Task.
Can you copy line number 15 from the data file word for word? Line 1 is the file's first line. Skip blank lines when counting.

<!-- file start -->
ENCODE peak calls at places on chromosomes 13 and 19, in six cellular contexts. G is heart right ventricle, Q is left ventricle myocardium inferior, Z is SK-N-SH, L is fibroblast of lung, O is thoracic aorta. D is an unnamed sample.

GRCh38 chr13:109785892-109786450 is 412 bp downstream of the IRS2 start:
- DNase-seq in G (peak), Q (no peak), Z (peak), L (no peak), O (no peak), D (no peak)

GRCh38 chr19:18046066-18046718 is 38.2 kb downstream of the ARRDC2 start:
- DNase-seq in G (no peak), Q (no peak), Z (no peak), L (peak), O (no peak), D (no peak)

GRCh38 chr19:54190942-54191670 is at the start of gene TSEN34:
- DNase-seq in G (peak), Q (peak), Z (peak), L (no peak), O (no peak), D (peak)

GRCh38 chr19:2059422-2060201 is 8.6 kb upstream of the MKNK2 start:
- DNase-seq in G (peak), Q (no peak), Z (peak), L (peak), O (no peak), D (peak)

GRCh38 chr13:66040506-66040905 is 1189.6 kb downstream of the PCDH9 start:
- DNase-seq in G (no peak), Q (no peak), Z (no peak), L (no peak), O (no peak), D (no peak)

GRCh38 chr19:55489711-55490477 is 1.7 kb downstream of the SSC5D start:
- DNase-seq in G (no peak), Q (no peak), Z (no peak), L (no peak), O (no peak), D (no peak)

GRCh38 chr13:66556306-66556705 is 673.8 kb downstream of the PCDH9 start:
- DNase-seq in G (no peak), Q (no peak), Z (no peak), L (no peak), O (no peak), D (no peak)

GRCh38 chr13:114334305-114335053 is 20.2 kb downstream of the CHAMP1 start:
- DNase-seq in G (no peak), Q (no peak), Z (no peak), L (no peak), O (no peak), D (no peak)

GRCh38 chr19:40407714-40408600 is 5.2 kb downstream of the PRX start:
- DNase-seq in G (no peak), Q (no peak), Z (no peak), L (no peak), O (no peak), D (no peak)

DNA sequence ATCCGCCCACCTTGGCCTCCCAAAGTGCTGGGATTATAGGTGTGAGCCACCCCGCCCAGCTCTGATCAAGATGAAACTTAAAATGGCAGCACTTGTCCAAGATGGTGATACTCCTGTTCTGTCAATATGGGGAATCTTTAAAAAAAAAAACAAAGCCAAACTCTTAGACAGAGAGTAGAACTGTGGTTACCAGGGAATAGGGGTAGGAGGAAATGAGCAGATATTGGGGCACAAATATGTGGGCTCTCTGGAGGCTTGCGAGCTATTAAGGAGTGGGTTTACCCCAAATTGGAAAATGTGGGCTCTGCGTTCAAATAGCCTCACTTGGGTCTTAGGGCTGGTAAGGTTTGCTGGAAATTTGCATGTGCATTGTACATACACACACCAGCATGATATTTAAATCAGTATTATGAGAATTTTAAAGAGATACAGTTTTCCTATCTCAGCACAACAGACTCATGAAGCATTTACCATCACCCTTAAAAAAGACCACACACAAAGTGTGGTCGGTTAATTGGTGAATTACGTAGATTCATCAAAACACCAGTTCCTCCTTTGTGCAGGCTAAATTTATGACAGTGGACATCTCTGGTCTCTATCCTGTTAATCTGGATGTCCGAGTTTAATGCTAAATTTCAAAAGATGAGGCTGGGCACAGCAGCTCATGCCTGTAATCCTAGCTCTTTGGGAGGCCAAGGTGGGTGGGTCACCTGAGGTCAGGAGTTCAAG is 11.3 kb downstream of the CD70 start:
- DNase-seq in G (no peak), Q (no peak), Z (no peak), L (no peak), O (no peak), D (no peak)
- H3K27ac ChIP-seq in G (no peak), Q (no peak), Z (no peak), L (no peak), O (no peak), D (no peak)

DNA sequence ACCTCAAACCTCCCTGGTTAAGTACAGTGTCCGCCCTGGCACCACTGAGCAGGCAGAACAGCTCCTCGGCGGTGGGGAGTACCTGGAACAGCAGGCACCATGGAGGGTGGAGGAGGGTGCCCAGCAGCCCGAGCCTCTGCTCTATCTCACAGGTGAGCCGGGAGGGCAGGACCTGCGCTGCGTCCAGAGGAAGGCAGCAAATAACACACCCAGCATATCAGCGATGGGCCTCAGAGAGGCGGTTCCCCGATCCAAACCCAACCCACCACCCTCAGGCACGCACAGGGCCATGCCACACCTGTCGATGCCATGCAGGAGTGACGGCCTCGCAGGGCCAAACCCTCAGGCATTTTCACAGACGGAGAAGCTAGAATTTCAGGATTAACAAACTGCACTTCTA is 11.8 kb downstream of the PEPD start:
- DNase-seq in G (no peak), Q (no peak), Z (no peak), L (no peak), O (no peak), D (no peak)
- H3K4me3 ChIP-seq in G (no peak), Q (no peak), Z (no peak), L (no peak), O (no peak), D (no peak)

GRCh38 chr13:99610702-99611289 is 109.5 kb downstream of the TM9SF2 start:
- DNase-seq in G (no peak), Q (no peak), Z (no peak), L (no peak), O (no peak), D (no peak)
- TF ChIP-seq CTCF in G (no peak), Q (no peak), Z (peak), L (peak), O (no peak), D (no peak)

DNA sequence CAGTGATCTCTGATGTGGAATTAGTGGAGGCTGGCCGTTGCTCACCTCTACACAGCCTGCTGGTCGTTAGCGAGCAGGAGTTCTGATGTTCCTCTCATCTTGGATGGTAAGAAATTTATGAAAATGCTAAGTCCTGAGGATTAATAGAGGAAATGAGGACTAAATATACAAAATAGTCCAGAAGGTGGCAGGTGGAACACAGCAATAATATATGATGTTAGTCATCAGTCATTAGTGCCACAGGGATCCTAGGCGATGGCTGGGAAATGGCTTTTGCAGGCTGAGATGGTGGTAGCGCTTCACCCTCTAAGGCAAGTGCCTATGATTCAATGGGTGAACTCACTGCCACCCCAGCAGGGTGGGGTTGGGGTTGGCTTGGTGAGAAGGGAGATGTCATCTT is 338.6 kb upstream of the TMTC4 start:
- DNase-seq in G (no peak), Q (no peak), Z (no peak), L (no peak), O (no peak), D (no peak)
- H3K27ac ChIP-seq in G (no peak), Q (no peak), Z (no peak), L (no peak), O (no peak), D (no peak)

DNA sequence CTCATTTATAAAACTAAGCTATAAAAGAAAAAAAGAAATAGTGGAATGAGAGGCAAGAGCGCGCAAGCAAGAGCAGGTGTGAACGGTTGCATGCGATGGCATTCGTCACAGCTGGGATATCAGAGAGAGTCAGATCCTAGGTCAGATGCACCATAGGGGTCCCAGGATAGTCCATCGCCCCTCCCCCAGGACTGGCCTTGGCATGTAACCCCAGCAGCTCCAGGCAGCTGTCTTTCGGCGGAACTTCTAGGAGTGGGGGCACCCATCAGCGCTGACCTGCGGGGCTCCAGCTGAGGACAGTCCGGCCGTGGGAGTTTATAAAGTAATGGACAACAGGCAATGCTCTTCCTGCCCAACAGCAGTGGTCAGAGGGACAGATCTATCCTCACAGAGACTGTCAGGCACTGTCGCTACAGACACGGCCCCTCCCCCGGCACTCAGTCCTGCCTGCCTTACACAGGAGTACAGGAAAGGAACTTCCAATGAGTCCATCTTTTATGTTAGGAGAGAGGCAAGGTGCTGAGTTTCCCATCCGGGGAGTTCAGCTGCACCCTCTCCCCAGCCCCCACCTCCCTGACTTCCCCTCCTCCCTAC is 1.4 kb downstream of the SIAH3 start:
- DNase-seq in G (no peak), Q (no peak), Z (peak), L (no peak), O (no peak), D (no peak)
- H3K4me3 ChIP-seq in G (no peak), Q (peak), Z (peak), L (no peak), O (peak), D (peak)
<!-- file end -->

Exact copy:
- DNase-seq in G (no peak), Q (no peak), Z (no peak), L (no peak), O (no peak), D (no peak)